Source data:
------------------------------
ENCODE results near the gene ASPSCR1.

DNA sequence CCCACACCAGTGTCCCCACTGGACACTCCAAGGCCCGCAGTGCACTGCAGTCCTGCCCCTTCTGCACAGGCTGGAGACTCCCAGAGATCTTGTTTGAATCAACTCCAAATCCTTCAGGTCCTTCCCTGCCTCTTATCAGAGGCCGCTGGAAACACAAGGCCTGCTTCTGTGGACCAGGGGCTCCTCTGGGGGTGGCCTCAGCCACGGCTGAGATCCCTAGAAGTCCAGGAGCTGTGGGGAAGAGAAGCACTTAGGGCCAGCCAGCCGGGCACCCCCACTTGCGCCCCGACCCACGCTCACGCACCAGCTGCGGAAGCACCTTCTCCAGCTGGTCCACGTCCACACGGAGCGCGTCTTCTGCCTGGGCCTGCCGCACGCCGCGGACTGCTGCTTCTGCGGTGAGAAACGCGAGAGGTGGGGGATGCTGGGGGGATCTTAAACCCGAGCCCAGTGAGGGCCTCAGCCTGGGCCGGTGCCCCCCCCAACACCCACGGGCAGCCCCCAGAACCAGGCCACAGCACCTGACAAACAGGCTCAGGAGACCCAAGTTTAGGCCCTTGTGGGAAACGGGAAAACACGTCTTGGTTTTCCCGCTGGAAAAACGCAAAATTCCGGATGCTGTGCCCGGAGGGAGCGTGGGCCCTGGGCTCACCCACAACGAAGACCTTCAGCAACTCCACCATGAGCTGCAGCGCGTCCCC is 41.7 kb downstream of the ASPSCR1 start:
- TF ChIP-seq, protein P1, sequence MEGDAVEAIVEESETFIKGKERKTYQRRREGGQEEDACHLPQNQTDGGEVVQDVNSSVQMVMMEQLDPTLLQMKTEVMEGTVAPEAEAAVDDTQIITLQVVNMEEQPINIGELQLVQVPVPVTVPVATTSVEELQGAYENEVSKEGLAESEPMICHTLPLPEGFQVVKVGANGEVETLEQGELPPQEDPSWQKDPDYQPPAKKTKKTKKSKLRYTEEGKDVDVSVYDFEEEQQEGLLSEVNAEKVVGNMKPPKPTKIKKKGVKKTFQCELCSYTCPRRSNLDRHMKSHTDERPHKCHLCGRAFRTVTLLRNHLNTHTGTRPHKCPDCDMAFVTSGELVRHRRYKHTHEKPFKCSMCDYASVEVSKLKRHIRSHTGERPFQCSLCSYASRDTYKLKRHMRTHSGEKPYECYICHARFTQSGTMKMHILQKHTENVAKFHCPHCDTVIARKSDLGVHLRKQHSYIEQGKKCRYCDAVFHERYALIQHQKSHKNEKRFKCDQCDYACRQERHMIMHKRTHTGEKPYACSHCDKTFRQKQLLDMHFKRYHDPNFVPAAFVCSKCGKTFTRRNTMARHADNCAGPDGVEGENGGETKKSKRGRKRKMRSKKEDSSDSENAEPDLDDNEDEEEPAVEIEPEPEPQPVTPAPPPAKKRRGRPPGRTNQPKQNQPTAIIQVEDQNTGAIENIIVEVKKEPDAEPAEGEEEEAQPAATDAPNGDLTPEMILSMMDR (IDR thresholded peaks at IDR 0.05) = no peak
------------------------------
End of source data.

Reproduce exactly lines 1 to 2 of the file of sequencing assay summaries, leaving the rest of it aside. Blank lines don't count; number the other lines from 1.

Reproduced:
ENCODE results near the gene ASPSCR1.

DNA sequence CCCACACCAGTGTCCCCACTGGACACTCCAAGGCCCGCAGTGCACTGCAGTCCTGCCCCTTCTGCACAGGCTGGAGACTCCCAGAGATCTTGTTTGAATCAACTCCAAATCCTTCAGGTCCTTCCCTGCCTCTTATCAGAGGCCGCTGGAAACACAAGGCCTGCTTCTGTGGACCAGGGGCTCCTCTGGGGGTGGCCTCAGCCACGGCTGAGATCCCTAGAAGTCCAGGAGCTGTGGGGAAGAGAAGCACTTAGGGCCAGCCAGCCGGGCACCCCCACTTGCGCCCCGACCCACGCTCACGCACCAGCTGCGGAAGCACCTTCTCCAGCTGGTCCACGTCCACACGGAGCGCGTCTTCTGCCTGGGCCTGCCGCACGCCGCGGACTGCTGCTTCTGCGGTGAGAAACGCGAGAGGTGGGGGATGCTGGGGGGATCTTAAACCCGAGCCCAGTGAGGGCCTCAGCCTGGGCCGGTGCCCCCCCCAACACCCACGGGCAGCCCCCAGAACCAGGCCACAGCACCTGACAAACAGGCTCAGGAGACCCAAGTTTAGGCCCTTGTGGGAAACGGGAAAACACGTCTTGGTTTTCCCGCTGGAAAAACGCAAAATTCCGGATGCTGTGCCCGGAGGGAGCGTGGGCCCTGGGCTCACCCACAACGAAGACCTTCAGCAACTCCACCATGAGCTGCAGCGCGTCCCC is 41.7 kb downstream of the ASPSCR1 start: